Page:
The unanimous vote of the nine-member Council, after months of discussion by a committee of business and labor leaders convened by Mayor Ed Murray, will give low-wage workers here — in incremental stages, with different tracks for different sizes of business — the highest big-city minimum in the nation.“Even before the Great Recession a lot of us have started to have doubt and concern about the basic economic promise that underpins economic life in the United States,” said Sally J. Clark, a Council member. “Today Seattle answers that challenge,” she added. “We go into uncharted, unevaluated territory.”
Even socialist Council member Kshama Sawant voted for the increase despite having pushed to eliminate some exceptions and speed the path to $15; under the plan that passed Monday, $15 an hour won’t be fully phased in until 2021, though workers at large employers that don’t provide health coverage will get there by 2017. A strong majority of Seattle voters support the raise.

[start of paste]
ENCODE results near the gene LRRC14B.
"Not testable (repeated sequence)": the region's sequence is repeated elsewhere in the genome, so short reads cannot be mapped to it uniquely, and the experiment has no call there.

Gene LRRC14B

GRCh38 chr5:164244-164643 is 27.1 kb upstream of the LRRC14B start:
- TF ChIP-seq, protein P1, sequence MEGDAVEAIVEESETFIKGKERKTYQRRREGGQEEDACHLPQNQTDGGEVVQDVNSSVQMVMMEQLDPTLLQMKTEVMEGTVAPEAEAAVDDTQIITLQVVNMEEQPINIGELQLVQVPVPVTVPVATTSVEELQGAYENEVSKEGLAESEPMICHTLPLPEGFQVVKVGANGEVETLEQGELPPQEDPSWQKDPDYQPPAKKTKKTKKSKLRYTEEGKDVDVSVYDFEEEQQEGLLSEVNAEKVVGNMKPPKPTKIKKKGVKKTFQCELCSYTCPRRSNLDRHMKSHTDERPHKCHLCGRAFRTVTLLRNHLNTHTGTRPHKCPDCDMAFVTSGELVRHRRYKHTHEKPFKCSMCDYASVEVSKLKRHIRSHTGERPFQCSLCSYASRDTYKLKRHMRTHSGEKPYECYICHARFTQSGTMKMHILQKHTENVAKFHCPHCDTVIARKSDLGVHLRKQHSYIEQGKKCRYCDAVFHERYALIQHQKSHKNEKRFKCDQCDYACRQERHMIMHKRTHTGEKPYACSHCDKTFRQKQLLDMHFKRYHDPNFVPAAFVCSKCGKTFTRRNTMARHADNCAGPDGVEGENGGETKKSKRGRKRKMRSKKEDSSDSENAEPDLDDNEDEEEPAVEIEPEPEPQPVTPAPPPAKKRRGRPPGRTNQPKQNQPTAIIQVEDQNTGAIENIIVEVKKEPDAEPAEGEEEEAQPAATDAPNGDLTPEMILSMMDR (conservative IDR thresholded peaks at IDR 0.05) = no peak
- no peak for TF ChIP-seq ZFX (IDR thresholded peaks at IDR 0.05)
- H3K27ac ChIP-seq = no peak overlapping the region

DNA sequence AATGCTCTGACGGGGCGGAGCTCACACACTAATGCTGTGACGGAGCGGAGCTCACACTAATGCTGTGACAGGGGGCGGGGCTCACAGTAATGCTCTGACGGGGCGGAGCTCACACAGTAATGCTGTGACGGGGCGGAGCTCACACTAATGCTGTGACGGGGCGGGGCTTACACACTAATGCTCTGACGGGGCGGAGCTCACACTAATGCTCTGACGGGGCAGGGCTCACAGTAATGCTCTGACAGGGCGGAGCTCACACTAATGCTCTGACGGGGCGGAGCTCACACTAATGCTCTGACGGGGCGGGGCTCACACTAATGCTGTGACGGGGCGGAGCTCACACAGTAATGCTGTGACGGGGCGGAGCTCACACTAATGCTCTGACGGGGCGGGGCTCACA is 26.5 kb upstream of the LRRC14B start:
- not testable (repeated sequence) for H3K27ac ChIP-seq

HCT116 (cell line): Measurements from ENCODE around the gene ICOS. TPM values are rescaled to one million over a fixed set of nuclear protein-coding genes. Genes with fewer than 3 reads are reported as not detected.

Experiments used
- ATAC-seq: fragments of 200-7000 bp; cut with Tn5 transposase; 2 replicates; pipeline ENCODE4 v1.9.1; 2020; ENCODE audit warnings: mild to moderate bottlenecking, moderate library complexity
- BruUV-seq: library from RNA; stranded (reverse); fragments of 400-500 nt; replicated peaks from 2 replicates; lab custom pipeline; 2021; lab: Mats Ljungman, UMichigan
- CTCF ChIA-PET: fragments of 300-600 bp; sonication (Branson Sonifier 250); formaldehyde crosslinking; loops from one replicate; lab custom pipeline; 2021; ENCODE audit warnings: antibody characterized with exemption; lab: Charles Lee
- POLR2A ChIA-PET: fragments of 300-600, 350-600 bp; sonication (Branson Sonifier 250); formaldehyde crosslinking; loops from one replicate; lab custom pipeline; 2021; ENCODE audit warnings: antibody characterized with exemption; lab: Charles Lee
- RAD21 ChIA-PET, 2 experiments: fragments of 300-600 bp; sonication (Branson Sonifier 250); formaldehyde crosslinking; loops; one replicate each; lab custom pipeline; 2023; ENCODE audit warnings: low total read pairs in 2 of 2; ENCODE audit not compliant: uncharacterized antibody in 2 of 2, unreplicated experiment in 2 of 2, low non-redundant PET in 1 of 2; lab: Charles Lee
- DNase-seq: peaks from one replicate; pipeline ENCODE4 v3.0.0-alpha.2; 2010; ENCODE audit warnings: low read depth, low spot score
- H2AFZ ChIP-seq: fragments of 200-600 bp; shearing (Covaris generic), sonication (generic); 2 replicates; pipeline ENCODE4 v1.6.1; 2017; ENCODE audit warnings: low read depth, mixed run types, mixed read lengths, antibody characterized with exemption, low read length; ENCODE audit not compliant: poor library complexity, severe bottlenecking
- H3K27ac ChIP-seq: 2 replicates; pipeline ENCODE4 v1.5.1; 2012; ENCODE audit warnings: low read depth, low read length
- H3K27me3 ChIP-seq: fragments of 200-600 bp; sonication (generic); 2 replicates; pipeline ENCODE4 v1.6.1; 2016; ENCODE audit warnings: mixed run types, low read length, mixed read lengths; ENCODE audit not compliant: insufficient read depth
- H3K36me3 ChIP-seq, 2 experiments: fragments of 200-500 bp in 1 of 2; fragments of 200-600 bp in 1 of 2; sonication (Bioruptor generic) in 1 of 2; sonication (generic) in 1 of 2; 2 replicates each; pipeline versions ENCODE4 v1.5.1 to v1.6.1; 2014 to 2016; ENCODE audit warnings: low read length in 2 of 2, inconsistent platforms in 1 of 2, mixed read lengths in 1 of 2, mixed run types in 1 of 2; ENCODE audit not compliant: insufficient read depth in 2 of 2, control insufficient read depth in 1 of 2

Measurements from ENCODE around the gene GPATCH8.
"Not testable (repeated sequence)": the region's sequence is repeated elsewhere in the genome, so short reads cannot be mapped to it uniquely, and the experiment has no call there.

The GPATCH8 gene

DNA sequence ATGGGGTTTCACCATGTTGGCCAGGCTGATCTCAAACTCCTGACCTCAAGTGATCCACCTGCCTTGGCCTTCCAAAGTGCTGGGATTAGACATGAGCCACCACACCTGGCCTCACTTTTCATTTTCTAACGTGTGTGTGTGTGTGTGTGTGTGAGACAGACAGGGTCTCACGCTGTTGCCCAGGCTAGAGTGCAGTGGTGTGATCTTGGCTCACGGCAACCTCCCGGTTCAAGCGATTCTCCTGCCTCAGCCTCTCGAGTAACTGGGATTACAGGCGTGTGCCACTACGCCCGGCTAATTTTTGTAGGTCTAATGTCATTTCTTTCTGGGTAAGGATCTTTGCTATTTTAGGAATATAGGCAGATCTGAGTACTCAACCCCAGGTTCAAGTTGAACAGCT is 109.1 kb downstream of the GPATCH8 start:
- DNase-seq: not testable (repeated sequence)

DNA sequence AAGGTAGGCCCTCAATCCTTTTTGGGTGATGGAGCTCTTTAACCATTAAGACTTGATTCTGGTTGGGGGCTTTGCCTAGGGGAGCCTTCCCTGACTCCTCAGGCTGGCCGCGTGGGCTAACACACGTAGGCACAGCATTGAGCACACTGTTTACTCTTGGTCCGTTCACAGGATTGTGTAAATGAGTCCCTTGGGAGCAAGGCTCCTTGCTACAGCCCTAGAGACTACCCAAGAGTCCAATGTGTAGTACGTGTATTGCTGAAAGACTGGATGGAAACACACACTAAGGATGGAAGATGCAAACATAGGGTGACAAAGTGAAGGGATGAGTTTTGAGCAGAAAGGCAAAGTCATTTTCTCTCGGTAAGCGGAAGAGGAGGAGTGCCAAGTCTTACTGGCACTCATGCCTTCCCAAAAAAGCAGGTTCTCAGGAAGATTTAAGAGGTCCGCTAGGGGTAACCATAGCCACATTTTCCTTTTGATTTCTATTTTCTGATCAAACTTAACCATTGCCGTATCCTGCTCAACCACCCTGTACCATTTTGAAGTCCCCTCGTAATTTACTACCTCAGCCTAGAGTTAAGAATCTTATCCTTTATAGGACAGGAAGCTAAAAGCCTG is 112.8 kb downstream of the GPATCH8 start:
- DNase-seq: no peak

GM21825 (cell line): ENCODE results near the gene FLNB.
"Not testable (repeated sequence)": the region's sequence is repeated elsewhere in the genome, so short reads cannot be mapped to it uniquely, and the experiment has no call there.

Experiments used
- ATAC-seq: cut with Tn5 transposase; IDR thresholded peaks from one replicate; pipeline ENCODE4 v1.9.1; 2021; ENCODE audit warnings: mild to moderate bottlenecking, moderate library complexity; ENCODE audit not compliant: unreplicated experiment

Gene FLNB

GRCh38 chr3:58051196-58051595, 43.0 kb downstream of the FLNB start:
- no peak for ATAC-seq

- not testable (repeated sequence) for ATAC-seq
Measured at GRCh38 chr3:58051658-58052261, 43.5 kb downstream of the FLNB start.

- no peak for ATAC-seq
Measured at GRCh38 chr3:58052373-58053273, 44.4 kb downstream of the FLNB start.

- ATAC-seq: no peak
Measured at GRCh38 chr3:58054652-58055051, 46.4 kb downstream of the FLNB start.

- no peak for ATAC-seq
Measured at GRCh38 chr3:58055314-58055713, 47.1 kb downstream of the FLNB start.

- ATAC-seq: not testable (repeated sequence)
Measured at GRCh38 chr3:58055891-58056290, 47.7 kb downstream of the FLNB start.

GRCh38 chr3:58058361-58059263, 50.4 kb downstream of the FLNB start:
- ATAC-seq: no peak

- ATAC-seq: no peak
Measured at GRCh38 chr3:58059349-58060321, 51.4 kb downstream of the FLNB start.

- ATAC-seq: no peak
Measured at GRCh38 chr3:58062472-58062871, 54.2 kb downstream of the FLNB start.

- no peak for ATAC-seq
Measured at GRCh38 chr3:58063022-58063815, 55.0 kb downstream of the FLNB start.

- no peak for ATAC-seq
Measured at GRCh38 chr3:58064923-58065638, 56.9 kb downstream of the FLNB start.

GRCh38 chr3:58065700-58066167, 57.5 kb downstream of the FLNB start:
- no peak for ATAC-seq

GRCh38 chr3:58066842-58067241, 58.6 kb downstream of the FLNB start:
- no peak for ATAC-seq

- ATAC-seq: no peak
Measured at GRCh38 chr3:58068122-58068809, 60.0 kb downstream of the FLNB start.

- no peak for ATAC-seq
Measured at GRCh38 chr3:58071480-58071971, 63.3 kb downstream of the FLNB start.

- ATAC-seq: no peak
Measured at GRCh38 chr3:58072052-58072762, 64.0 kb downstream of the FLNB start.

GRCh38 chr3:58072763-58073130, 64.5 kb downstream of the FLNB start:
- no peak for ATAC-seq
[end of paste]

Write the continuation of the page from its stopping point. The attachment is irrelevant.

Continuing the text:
This article was originally printed on the Daily Kos on June 3, 2014. Reprinted with permission.
About the Author: Laura Clawson is the labor editor at the Daily Kos.